Darksiders 2 (Wii U) Review
Developer: Vigil Games / Publisher: THQ / Played On: Wii U / Price: $59.99 / ESRB: Mature [Blood and Gore, Suggestive Themes, Violence]
If Legend of Zelda and God of War had a baby, Darksiders 2 is what you’d get, a kid unfortunately uglier than both of its parents.
Now that might sound like an overall negative statement, but considering that Vigil Games’ fantasy action title has managed to earn itself comparisons to some of the biggest titles in Nintendo and Sony’s history, that is no small accomplishment… even if the game doesn’t quite hit the same ultra-high quality bar.
Darksiders 2 is a greatly enjoyable adventure and a welcomed addition to the Wii U launch line-up, but what does the new Nintendo version bring to the table?
The main campaign makes the jump over to Wii U unchanged. Death sets out on a quest to rescue his brother, who is being held accountable for the premature annihilation of mankind. How do you go about clearing a man’s name of such a hefty charge? By killing a bunch of shit yourself, of course.
Thus ensues a huge adventure that mixes the brutal, fast-paced and visceral fighting of God of War with the puzzle-filled dungeon exploration of Zelda. You journey through a pleasantly rich variety of fantasy environments, from dark claustrophobic caves to large open expanses on horseback, and take on enemies from small goblins to towering giants reminiscent of Shadow of the Colossus.
Bolted onto the Wii U version, however, is the additional Argul’s Tomb expansion, which was sold as paid DLC on PS3 and Xbox for $6.99/560 Microsoft Points. This expansion added new Legendary loot alongside two entire dungeons to conquer. Additional bosses and snow-covered environments are also featured.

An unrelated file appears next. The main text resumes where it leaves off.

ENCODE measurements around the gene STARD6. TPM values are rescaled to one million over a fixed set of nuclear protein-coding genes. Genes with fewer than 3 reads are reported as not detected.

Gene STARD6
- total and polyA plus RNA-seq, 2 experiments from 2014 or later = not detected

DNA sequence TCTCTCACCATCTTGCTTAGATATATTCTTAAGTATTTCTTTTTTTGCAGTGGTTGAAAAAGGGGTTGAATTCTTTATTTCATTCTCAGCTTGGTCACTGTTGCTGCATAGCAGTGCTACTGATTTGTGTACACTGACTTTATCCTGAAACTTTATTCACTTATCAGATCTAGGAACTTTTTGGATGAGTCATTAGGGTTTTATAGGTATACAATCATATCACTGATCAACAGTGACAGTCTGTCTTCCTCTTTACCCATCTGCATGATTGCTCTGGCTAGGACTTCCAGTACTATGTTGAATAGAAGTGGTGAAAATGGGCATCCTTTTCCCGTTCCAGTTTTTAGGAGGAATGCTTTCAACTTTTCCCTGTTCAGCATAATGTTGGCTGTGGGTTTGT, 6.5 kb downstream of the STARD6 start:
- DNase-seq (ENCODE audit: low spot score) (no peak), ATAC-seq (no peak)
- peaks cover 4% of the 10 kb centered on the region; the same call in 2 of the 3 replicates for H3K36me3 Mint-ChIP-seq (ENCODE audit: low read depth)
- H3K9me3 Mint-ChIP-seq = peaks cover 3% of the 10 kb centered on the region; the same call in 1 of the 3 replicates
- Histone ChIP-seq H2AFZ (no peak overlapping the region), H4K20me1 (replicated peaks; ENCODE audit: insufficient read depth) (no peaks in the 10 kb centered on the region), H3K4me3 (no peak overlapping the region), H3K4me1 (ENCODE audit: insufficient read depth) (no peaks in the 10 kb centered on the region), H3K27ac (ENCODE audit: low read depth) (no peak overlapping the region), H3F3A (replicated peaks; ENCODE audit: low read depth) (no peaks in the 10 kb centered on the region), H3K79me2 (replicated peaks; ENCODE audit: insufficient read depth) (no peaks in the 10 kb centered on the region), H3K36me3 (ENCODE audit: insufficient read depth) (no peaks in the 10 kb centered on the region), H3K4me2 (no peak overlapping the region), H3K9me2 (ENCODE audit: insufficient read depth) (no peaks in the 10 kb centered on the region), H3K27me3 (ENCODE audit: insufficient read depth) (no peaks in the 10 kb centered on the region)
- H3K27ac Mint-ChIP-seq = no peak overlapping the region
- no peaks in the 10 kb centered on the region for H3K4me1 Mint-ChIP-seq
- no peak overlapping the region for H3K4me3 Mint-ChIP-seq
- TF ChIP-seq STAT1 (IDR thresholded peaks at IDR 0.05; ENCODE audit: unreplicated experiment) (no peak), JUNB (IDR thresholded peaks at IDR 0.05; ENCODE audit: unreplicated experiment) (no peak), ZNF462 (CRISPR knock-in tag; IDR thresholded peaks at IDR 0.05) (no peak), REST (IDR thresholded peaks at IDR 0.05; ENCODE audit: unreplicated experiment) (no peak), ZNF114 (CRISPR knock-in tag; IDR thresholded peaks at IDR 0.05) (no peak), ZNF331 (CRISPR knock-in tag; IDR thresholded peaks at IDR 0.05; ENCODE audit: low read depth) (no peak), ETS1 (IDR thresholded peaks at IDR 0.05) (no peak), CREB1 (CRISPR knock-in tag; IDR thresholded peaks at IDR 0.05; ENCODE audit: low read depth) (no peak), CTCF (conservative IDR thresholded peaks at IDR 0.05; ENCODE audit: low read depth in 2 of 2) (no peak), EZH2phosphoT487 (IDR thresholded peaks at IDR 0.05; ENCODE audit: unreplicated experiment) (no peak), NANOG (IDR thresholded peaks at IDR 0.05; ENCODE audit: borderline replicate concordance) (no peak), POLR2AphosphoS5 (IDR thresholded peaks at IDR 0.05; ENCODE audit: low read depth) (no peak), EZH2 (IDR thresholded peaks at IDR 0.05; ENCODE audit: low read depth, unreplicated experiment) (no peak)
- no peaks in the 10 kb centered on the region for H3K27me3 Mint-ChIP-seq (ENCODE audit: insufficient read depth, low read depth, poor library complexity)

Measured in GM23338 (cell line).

As you might expect, the Wii U version of Darksiders 2 is a near-identical port of the console versions that came before it. Predictably, Vigil has taken the time to add new functionality to take advantage of the Wii U GamePad, but how much of a difference does it actually make to the game? In this case, unfortunately, not much.
During play on the TV you can display inventory menus on the smaller screen, which allow you to browse and equip the many weapons and other items you collect as you batter your way through hell’s minions, all without having to go to the pause screen. This sounds cool on paper, but in practice the benefits are minimal.
The menus can feel cramped and, at times, unresponsive to the imprecise prods of your blunt finger. Thus, it doesn’t provide the convenience and speed you’d need to swap gear at a glance. With that in mind you’ll still need to eliminate all threats and find a safe space before glancing down. That being the case, it begs the question: How is this any better than just retiring to the safety of the ‘pause’ screen?
More intriguing is how the game attempts to use the GamePad speakers as a secondary channel of sound for split dialogue in cutscenes. The protagonist Death’s voice comes from the GamePad speakers, while any characters he speaks with chime through the TV speakers.